Not to be overlooked, we include the corresponding outlook for precipitation during the period August to October 2009 (above). You should invest some time and interpret the long-range outlook for yourself.
So how do forecasters make adjustments to climatology? Tracking the current high- and low-pressure systems has no value in monthly and seasonal forecasting; these transient weather systems will be long gone a month or two in the future. Instead, forecasters focus on determining the large-scale pattern of the jet stream. Specifically, they are interested i n the position of the long-wave troughs and ridges. If forecasters can ascertain the average positions of the long waves with any degree of accuracy, then they have a scientific basis for adjusting the overall temperature and precipitation patterns.
Long-range forecasters sometimes look to the past to predict the future. Yes, you read that correctly. To do this, forecasters rely on a technique called analog forecasting. Analog comes from the word "analogy," which means likeness" or similarity. Here's how it works. Meteorologists first determine the average positions of the long-wave troughs and ridges in the jet stream during the weeks and months leading up to the present. Then they look for previous years during which a similar pattern occurred during the same season. Stated simply, they look for "analogs. Forecasters then follow the evolution of the upper-air flow during those analog years, note the evolution of the general temperature and precipitation patterns, and then incorporate these patterns into their seasonal outlooks.
Analog forecasting has been around for decades, but it's utility for monthly and seasonal forecasting has increased in recent years. That's almost entirely a result of our evolving understanding of teleconnections. El Niño and La Niña of the "biggie" teleconnections that have proven useful for forecasting on times scales of months and seasons.
Strong El Niño episodes can have the most dramatic impacts on global weather patterns. For the record, sea-surface temperatures between the International Date Line and the west coast of South America during a strong El Niño can be 2-3.5°C (4 - 6°F) above average. With an El Niño looming in the equatorial Pacific Ocean, seasonal forecasters can prepare their winter forecasts based on how weather patterns evolved during other strong El Niño episodes in the past. The image above shows how winter (December to February) temperatures ranked among the 102-year climate division records dating back to 1895, during winters when a strong El Niño was in progress (the years of the strong El nino episodes used in the analysis are listed across the top of the image). Clearly, with a strong El Niño in progress, a seasonal forecaster worth his or salt would likely not predict colder-than-average conditions across the northern tier of the country. Indeed, winters when a strong El Niño was in progress were some of the warmest on record in northern Montana and northern North Dakota (darkest red). In fact, this diagram suggests that much of the northern tier of the United States, from Washington and Oreg n to Upstate New York and parts of New England, tends to have a warmer-than-average winter when a strong El Niño is underway. Here's the twin image of winter precipitation for strong El Niño episodes. You should study it and decide how you would introduce this teleconnection into your own seasonal forecast the next time a strong El Niño develops. In case you' interested, here's the most recent loop of sea-surface temperatures and anomalies over the equat orial Pacific Ocean.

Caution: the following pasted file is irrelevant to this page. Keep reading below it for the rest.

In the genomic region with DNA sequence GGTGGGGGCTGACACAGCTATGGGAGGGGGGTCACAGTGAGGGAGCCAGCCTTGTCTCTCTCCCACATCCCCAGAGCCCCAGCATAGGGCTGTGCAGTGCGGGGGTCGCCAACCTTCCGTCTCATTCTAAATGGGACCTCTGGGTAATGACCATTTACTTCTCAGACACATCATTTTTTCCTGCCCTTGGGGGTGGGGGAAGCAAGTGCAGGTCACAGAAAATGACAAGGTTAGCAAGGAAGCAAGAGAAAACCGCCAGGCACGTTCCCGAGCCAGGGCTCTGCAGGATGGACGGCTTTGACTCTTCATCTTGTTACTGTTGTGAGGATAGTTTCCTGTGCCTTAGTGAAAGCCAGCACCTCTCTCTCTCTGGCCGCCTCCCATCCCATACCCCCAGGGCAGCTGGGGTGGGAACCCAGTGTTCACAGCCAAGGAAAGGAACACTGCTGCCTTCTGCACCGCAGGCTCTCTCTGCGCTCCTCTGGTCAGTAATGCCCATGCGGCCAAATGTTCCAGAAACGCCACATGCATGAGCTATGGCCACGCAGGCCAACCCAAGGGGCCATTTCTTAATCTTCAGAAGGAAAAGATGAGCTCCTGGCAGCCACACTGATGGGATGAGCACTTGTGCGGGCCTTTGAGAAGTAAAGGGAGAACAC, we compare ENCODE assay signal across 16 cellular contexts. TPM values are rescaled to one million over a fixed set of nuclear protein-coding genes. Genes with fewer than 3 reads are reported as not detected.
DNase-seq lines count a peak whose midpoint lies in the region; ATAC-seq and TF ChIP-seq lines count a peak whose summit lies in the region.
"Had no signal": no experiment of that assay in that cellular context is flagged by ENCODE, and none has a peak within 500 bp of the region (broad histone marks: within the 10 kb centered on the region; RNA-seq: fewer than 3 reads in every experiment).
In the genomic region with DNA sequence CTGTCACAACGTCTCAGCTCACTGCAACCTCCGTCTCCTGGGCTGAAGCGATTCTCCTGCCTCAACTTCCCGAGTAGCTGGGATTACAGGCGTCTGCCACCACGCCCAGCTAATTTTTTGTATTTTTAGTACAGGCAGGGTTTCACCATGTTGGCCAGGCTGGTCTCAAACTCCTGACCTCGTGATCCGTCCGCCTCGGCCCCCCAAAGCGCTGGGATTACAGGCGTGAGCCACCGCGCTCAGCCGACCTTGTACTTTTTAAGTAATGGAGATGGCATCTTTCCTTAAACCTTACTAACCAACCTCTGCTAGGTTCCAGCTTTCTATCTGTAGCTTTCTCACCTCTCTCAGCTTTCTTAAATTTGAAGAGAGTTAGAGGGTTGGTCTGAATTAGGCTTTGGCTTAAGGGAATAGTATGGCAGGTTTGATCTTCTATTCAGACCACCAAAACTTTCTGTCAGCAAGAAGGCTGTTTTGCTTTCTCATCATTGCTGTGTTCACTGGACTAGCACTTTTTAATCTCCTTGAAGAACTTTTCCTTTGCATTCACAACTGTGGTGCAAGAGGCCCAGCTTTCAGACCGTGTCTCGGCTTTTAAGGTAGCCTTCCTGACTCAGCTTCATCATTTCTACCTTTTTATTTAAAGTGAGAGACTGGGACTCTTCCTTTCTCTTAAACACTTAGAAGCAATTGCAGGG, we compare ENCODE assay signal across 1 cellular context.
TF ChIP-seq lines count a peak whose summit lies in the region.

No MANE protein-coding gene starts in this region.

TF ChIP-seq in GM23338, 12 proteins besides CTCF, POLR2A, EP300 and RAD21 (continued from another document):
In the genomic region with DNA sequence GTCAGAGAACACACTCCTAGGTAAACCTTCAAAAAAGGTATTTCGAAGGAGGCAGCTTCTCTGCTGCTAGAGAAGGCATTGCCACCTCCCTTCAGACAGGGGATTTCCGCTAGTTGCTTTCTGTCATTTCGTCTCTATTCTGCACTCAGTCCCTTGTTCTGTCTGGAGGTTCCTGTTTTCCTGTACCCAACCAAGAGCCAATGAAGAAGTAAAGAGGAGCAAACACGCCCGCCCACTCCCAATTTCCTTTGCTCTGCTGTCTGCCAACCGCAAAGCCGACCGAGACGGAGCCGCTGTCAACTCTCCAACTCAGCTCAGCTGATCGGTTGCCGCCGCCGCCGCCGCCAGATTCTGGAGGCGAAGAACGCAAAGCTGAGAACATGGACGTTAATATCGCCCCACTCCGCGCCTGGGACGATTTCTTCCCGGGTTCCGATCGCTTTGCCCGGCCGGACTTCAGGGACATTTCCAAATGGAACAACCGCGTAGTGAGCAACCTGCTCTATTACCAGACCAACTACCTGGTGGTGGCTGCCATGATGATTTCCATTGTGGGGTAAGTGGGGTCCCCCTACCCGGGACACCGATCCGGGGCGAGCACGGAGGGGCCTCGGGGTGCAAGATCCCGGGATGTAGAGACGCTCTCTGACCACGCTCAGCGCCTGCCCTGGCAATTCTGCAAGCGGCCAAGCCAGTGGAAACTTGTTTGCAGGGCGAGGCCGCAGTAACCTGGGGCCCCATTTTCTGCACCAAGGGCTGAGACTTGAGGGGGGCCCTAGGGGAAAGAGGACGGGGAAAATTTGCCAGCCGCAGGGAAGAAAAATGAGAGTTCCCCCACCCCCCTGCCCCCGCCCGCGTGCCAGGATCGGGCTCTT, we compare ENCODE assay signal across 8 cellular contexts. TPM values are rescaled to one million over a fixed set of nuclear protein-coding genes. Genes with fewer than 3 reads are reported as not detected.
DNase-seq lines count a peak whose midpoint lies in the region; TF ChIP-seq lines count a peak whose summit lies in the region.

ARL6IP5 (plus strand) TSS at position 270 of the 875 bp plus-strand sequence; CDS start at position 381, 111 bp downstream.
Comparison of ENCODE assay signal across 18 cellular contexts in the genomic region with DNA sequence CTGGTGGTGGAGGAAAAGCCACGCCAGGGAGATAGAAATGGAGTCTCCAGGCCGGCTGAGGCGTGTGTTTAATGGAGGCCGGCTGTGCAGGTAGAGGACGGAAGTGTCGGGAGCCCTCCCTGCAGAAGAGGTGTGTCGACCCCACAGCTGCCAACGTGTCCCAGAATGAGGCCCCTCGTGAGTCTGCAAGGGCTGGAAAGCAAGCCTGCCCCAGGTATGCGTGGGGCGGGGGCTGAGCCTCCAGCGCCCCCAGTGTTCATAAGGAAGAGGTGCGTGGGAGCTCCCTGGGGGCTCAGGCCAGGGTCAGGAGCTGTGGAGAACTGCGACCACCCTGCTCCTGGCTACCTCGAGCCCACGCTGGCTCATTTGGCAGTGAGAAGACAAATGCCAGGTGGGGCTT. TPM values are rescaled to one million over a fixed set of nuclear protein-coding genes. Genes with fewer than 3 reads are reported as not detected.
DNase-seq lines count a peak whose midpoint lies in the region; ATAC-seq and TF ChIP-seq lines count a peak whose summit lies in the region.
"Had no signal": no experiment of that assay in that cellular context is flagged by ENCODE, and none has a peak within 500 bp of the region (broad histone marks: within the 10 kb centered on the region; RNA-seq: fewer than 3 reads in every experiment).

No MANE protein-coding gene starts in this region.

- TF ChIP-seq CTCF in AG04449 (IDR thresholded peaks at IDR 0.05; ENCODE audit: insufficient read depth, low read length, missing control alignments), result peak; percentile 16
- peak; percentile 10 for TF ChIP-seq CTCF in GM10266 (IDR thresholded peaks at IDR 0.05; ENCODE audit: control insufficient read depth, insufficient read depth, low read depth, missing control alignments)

Let's face it. Introducing the teleconnection of strong El Niños seasonal forecasts doesn't happen very often. But there are teleconnections from weaker El Niños (and La Niñas) that long-range forecasters more frequently incorporate into their seasonal outlooks (read more).
We end this chapter by expanding our focus on teleconnections.